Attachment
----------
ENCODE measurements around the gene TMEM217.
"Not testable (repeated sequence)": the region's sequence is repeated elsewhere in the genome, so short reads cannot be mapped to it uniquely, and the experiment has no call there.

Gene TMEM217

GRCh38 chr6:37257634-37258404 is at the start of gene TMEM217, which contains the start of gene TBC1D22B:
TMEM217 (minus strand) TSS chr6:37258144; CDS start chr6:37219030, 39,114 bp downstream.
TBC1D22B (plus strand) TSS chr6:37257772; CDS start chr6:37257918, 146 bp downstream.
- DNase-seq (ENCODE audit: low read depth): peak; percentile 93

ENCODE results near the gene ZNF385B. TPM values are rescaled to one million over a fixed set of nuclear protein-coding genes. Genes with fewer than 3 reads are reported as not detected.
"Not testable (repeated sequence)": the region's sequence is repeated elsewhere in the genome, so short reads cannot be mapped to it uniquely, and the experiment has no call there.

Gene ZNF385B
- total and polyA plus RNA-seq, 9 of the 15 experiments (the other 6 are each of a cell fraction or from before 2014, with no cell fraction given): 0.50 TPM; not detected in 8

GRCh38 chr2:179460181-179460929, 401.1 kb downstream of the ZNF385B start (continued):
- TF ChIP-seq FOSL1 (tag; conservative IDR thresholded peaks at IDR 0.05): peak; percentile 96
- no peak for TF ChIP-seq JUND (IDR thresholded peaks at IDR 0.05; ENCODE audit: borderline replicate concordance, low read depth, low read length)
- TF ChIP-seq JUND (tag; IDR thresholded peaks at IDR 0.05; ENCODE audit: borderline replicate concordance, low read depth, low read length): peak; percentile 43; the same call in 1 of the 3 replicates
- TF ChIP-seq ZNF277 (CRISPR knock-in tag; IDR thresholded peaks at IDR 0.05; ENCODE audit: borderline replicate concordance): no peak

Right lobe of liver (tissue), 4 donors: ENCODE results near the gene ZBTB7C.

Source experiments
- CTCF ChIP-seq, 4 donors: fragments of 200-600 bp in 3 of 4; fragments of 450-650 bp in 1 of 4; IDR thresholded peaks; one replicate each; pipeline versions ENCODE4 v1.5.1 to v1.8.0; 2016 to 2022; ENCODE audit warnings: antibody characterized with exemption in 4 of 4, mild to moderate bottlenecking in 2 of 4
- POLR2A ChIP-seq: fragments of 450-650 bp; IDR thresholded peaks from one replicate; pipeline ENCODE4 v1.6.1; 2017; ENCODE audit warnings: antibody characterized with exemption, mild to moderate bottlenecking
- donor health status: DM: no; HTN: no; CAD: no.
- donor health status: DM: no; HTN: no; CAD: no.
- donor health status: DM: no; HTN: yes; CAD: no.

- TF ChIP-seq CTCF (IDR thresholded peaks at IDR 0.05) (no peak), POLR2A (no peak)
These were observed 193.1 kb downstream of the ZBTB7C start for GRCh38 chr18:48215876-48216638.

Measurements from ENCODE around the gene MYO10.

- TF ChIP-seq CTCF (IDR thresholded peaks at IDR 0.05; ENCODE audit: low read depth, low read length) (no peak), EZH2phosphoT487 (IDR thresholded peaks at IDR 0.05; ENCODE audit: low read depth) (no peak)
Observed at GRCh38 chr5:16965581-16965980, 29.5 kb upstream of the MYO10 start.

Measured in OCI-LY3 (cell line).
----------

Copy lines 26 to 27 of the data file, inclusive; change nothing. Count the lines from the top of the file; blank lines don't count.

Measurements from ENCODE around the gene MYO10.

- TF ChIP-seq CTCF (IDR thresholded peaks at IDR 0.05; ENCODE audit: low read depth, low read length) (no peak), EZH2phosphoT487 (IDR thresholded peaks at IDR 0.05; ENCODE audit: low read depth) (no peak)